New member to our sickle cell screening team
We have recruited a new member to our sickle cell screening project by the name of Charles James Kitonsa. He is pharmacy graduate and is currently working at Nsambya Hospital in Kampala. Since he is based in Kampala, he is a timely addition to our team as from time to time we will be shipping needed reagents from overseas to replenish supplies at the screening sites. We need somebody in Kampala to receive the supplies and arrange for transport to the screening sites and Charles will be invaluable for fulfilling this role.
Cellulose membranes received at the Kiboga screening site
We recently ordered cellulose acetate membranes from China to be used for screening at our sites. The membranes were delivered by DHL to the capital city, Kampala. We however, have been met with a serious challenge of local taxes. Uganda tax authorities charge a 54% tax on medical supplies. With the help of Kiboga Hospital leaders we were able to convince the tax authorities that the membranes are disposable medical item that should be taxed at a lower rate. We were finally taxed at 24%. In future resupply runs we will try to better take into account such bureaucratic barriers.
Our departure from Entebbe on Saturday morning was truly bittersweet. Cruising down the dust-covered roads for the last time in what will surely be months, I couldn’t help but feel a strange sense of nostalgia for all of the sights and sounds which had grown so familiar to me. With the friends, colleagues, and dear family we left in Kiboga growing further and further with each turn of the wheels, it was only natural to sift through the memories of the past eight weeks and marvel at all that we had accomplished. After all, not only did I leave Uganda with a renewed sense of my place alongside the people of my culture and heritage, but my father and I, together with a team of brilliant and dedicated individuals, managed to implement a meaningful medical program which will surely save many lives. During our last day in the lab, my father and I engaged in a lengthy conversation with Grace, the manager of the Kiboga hospital lab, about the profound interest that the local community was exhibiting in our screening program. He talked at length about witnessing the devastation that sickle cell has caused in the lives of families and the incredible hope that the people have in our screening technology to make a difference.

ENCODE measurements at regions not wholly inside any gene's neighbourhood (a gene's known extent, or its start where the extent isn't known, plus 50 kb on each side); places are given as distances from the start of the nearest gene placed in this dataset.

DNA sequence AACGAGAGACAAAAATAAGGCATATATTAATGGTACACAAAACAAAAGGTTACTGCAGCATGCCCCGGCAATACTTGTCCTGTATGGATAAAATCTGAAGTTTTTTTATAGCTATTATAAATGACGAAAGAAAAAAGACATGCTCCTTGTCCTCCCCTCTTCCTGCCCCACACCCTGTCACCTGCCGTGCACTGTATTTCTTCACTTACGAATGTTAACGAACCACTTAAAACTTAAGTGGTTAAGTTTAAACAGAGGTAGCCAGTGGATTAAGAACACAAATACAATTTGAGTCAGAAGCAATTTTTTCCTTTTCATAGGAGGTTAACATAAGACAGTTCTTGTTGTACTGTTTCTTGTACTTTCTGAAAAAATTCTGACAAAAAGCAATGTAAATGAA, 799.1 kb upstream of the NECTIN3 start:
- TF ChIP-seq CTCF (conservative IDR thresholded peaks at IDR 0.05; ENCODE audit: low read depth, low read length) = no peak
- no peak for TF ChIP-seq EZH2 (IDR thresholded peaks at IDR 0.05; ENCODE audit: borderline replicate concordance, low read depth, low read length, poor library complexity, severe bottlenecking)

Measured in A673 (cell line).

Looking back at our departure one week later, I can’t help but feel incredibly proud, excited, and relieved – I contacted our lab mates to check in on the screening process and am overjoyed to report that the screening lab is up and running. Just this past week alone, the lab screening 46 patients in total, diagnosing several carriers. In the spirit of being economical and working towards sustainability, only old membranes were used. In the next coming months, the lab will ramp up the pace of screening and crank out even more tests as more and more people flock to have their children diagnosed. Even now, our supporters are still donating on our GoFundme, valuable contributions which will aid us in purchasing additional membranes to sustain the screening efforts until our long-term goal of establishing a sickle cell clinic is finally realized. It is with profound and sincere gratitude that I also acknowledge the generous sponsors of my summer fellowships, the Tetelman Research Fellowship, Sunrise Foundation Travel Grant, and Pauli Murray Richter Summer Fellowship, for making these summer endeavors a real possibility.